Disabled people have been disproportionally impacted by the Covid-19 pandemic, accounting for two-thirds of deaths and huge reductions in welfare support. Exactly when public health officials are urging regular physical activity, disabled people have become further excluded – with reduced access to indoor leisure facilities, disabled people more likely to be shielding, more likely to be experiencing financial hardship and more likely to be suffering declining physical and mental health. It is time to put a spotlight on the serious issues disabled people and their families/carers are facing right now.

We share Activity Alliance’s serious concerns about the potential long-term damage on disabled people’s lives as we re-build from the pandemic. Before the Covid-19, disabled people were twice as likely to be physically inactive compared to non-disabled people. Activity Alliance’s results show how the pandemic is not only widening these existing inequalities in sport and leisure but creating new ones too.

The benefits of being active are clear and for too long, people with the most to gain have been the least active. Working collaboratively with Activity Alliance and other partners, we want to help tackle these inequalities and level the playing field. Through our Changing Sports and Changing Places inclusion models, supported by Sport England, Spirit of 2012, St James Place Foundation, local authorities and National Governing Bodies, we are working at local and national level to upskill and connect community sports organisations to make the inclusion of disabled people in sport and physical activity the accepted norm and not an ad hoc exception.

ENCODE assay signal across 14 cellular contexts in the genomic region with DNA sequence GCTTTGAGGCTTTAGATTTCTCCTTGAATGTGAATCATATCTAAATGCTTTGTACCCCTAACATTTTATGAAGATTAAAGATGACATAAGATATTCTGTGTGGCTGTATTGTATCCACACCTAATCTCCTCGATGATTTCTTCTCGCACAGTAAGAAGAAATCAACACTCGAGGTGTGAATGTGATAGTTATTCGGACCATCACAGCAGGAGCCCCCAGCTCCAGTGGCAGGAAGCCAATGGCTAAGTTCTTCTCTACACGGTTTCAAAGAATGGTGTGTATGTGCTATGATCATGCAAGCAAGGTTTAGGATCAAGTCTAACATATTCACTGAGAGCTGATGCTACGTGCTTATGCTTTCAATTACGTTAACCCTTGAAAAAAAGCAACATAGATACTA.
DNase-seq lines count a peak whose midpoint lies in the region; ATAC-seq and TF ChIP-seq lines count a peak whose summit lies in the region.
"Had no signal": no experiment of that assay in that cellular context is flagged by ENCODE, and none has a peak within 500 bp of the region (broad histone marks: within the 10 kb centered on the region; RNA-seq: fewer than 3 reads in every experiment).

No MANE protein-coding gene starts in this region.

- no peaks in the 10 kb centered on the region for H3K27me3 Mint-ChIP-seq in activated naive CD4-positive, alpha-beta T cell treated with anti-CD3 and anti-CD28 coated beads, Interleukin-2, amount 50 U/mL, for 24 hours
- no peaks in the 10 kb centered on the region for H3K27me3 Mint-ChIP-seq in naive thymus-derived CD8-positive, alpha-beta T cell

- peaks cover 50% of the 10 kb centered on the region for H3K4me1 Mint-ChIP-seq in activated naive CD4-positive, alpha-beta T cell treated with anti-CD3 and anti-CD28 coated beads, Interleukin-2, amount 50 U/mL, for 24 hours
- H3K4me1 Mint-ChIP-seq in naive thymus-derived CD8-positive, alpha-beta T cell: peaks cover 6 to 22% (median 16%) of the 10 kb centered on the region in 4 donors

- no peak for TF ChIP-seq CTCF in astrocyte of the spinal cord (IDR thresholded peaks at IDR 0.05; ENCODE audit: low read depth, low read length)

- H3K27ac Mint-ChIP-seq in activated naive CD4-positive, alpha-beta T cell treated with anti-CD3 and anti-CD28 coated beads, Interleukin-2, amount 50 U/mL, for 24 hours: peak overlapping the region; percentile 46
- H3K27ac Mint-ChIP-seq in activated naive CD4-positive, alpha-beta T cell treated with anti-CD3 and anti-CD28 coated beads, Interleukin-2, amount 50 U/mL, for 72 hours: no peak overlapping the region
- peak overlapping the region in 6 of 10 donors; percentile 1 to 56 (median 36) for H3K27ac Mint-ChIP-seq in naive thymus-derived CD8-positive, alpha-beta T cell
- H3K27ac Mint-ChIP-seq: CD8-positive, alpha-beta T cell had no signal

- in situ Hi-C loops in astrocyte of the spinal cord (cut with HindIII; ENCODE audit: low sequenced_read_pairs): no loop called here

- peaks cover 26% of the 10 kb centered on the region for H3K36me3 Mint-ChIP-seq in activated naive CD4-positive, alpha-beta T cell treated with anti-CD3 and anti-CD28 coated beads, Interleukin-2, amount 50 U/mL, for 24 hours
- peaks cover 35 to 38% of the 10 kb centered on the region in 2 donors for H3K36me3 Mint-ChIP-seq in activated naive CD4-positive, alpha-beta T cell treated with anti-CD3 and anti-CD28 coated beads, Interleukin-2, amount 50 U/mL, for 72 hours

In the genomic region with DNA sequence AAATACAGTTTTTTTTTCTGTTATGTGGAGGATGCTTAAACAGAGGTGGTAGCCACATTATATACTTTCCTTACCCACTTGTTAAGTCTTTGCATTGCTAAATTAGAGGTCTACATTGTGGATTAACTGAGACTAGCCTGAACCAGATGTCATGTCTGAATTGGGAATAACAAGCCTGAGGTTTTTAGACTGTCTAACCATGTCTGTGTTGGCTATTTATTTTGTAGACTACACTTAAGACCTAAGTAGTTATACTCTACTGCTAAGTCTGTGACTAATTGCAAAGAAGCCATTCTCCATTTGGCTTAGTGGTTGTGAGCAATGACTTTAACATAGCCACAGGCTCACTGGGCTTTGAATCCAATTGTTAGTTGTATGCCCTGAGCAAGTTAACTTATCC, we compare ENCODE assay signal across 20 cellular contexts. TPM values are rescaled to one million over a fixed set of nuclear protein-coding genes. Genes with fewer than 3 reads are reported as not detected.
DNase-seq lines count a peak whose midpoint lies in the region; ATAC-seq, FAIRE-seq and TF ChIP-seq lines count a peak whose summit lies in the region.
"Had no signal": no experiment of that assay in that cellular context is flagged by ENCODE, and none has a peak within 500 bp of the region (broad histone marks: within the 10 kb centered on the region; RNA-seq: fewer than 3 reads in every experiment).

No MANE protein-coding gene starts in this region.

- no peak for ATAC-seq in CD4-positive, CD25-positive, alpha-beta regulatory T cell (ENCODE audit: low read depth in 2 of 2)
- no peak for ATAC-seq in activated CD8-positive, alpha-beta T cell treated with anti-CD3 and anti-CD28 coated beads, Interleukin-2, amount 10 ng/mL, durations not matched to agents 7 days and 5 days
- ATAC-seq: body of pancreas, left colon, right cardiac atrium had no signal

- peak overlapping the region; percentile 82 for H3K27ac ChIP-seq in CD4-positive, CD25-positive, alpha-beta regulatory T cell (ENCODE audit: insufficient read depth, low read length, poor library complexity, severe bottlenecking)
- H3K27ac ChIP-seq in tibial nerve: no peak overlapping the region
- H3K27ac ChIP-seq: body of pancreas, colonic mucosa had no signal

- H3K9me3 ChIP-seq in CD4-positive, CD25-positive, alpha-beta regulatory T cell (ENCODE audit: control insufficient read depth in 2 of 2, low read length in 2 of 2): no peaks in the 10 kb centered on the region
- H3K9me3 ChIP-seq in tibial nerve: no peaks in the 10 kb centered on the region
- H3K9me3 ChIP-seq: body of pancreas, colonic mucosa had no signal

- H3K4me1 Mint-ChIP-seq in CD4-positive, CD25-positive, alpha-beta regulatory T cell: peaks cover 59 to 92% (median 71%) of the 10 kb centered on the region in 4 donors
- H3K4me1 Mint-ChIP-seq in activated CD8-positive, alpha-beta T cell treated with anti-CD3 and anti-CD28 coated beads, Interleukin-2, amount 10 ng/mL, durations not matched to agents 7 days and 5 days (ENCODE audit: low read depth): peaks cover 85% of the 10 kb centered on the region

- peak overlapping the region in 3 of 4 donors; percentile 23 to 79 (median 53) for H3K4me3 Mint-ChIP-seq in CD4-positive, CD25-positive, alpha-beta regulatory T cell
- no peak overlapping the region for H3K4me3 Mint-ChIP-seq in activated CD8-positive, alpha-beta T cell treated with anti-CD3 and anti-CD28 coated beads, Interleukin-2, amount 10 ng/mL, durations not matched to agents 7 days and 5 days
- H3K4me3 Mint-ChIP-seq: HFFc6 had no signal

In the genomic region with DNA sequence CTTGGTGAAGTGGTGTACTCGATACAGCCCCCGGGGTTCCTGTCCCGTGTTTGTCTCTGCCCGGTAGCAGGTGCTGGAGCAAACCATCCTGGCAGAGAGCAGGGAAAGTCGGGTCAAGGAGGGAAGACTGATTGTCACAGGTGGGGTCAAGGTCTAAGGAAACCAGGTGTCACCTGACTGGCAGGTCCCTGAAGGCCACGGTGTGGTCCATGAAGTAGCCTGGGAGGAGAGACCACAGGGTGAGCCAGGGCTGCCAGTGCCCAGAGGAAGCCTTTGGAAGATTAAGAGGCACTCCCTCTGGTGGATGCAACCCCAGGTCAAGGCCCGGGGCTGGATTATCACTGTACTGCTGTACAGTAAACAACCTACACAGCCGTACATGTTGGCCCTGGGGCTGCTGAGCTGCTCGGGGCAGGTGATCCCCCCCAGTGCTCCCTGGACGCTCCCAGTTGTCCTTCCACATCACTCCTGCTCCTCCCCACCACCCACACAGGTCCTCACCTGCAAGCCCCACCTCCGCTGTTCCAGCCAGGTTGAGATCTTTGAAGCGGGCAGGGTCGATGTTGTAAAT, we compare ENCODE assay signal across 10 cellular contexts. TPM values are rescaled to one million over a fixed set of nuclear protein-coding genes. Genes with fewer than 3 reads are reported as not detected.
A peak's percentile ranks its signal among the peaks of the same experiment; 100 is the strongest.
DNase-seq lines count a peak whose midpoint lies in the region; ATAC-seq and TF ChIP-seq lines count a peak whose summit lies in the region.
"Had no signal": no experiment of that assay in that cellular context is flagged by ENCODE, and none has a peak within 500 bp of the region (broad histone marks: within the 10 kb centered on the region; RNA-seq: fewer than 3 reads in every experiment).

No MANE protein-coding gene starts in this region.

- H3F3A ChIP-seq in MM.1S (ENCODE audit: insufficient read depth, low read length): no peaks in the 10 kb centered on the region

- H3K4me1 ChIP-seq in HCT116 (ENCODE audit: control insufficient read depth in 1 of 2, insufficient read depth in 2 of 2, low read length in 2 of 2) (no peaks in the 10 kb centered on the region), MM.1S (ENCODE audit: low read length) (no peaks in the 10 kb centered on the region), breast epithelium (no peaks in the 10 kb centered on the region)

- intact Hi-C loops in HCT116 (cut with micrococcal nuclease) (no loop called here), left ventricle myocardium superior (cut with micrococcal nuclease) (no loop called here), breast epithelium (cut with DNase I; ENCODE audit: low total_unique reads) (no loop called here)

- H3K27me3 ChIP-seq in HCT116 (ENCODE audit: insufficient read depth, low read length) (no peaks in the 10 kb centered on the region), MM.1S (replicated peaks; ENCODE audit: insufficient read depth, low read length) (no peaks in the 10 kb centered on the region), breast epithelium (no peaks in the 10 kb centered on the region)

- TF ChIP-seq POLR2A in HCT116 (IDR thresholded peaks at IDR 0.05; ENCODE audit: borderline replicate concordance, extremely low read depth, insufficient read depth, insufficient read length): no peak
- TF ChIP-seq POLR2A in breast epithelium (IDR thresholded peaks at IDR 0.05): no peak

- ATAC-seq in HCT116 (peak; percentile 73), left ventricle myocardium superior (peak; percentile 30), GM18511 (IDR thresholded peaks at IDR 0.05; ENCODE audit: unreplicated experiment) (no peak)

Mark Hardie, CEO Access Sport reflected on this latest research:

“Access Sport strongly supports the Activity Alliance and Sport England’s call for greater priority for disabled people and we believe that now is the right time for a reset of national ambition for disability inclusion in sport and physical activity. Through events of the past year people are becoming increasingly aware of exclusion and of the converse hugely positive power of access to local activity. With Sport England’s new “Uniting the Movement” strategy we have seen the determination to work together at community and strategic level to make sport accessible to all.”

Whilst the doors may have been shut at our partner community clubs during national Lockdowns, they have not stopped connecting and supporting their disabled members and families. From Zoom sessions with Basil Brush to equipment deliveries for Winter Warriors, we have reached over 2000 disabled young people and their families to provide much needed support during this time. We have also seen more clubs wanting to become inclusive and more inclusion focused volunteers stepping forward; we have created new opportunities to link with disabled young people and their families at home as well in the community and at school and we have witnessed a strong move towards greater cross sector collaboration.

In December we launched the Life Changers Fund – we want to raise £500,000 to give 5,000 disabled children the chance to get active. We are working even harder to support clubs to recover and reinvent as inclusive community clubs – with the ambition to create thousands of new opportunities each year for disabled children and families. Thanks to Jingle Jam 2020, we have already raised an incredible £141,000 for our Life Changers fund.

The full report, including alternative communication formats: www.activityalliance.org.uk/annual-survey